Eve? I’m one of the “never played it” people. The idea of saying that you have to start with mindless mining, spending your real time training up your character for at least a month before you had any fighting skills worth mentioning, the idea that at any time while mining you could be ambushed just for someone’s fun, that no matter how strong you get there’s always someone stronger who has nothing to stop them from doing whatever they please, and that, in general, at any time you might lose everything you had and have to start over at square one? Not even mentioning that the “mining” operation in general was so boring that people botted it for fun and pleasure.

    Sure, I bet some of what I just described is in error. But that’s the reputation of the game among those who do not play. If a game like Eve wants to increase its playerbase, then dispelling myths like what I just presented is the way to go. I’ve never, ever seen anything to tell me that this description isn’t correct, and I’ve heard plenty from people that do play that what I’ve described isn’t too far from the truth. Yes, there’s supposed to be a “patrolled” area for beginners, but at least one strong faction in early days was talking about waging war in that area. Still happens? I don’t know.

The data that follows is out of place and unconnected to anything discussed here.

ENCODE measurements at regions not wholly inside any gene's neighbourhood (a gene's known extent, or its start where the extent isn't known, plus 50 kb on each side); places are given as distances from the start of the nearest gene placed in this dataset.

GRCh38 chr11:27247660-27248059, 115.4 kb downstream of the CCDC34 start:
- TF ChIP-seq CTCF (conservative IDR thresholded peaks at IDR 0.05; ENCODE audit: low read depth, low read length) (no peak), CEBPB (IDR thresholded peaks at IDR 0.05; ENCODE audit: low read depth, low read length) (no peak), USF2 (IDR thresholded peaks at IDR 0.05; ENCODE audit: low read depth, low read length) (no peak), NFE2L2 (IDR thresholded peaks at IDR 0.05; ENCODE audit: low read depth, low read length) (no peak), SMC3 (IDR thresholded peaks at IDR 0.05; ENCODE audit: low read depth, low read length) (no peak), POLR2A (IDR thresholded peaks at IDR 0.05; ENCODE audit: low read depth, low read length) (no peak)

Over the next year, the KGB waged a series of wars against the Imperium, some successful, some less so. Each war was concluded with mutually agreeable cease fires negotiated between the two guilds, and each cease fire eventually was discarded because we both found that fighting each other was just too damn much fun.